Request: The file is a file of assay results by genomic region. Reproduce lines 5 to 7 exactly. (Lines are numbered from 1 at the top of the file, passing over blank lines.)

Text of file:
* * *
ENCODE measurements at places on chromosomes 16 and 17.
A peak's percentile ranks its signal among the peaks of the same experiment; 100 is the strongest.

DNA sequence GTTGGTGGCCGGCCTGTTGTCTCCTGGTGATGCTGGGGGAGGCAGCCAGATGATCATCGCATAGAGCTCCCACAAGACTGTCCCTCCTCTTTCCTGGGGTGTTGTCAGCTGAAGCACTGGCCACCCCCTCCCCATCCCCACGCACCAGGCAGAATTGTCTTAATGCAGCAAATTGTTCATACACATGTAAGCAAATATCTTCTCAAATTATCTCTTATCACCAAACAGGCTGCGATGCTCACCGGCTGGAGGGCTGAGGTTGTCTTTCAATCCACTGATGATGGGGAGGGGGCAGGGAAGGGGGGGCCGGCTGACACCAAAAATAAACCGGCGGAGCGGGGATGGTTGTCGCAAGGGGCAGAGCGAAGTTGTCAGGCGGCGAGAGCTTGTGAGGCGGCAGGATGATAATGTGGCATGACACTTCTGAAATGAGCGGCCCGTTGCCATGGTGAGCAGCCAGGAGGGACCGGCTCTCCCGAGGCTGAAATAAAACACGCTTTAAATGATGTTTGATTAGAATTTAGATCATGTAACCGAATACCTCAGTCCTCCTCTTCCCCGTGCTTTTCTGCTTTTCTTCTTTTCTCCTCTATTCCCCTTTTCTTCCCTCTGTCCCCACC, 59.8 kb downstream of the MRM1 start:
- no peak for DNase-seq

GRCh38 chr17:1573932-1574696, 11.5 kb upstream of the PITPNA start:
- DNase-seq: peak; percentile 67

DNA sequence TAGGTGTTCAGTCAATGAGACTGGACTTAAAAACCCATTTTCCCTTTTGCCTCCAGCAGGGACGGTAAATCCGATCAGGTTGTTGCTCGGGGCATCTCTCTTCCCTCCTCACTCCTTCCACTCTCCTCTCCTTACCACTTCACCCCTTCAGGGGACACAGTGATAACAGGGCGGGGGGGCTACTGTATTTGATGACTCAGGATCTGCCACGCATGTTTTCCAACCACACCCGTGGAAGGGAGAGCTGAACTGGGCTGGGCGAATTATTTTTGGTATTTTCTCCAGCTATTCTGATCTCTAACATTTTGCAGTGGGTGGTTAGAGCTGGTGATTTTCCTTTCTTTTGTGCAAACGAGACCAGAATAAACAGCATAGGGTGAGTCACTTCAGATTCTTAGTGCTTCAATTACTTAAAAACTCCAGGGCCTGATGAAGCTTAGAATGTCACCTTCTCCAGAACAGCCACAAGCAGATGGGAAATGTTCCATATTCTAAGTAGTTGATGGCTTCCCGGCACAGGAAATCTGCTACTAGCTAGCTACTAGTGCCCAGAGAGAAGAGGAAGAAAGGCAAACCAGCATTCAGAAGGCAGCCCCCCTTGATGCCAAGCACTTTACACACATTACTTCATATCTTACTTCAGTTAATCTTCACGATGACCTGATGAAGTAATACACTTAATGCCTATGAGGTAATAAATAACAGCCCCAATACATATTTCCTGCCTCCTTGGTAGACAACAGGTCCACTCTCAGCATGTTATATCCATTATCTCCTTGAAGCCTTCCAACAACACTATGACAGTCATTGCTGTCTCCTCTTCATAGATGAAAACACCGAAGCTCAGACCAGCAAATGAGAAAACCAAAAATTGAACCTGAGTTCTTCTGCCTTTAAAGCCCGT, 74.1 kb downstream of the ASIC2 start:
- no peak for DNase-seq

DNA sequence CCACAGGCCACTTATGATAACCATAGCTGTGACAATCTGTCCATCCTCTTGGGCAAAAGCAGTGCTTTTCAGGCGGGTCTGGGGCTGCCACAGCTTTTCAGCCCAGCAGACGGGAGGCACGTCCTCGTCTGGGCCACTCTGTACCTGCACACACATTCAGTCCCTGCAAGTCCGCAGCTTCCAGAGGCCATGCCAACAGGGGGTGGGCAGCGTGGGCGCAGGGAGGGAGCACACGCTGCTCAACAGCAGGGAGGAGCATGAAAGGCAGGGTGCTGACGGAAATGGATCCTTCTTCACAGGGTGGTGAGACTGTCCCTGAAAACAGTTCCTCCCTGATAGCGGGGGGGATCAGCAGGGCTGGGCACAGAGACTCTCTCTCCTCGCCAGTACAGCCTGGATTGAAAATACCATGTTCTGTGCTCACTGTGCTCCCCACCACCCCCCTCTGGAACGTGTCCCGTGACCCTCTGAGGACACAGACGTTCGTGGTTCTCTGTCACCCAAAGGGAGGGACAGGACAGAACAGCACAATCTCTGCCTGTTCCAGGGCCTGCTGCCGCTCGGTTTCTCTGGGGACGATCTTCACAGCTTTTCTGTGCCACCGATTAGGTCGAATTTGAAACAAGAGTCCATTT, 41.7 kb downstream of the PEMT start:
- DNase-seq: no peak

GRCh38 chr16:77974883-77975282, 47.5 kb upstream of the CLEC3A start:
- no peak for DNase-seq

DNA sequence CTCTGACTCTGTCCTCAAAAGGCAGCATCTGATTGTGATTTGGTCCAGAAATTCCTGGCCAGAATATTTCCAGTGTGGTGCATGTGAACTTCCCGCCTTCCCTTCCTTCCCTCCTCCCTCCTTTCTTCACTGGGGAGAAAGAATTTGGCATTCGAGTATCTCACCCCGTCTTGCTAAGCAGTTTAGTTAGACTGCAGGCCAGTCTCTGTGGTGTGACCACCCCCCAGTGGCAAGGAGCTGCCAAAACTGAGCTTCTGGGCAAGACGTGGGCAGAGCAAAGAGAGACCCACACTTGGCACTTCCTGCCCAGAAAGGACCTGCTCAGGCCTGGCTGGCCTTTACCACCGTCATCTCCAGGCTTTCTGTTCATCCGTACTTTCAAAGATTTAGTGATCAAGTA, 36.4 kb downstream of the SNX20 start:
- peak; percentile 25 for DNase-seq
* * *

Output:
GRCh38 chr17:1573932-1574696, 11.5 kb upstream of the PITPNA start:
- DNase-seq: peak; percentile 67

DNA sequence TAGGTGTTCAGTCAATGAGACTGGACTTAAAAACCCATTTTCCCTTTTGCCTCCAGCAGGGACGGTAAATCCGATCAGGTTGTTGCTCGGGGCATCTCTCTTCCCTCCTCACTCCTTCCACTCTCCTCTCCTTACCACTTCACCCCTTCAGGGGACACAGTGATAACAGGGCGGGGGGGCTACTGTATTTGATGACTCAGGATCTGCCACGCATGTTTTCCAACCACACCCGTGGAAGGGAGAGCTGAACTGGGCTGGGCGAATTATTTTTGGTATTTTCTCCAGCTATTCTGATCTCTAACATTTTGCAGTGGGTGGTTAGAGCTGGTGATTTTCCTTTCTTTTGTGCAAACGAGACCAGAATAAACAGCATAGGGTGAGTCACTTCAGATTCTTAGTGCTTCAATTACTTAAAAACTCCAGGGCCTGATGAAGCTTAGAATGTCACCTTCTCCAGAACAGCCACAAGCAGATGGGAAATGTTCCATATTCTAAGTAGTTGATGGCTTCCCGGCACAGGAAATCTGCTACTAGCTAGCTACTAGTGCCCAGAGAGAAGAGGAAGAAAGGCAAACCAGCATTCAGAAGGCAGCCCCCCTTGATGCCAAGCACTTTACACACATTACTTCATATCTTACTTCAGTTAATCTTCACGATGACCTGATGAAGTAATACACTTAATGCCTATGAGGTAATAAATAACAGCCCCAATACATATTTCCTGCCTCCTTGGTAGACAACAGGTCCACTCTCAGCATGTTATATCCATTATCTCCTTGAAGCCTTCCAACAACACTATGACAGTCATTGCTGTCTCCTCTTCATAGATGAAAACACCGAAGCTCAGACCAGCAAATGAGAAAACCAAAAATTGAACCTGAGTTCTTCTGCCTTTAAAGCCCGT, 74.1 kb downstream of the ASIC2 start: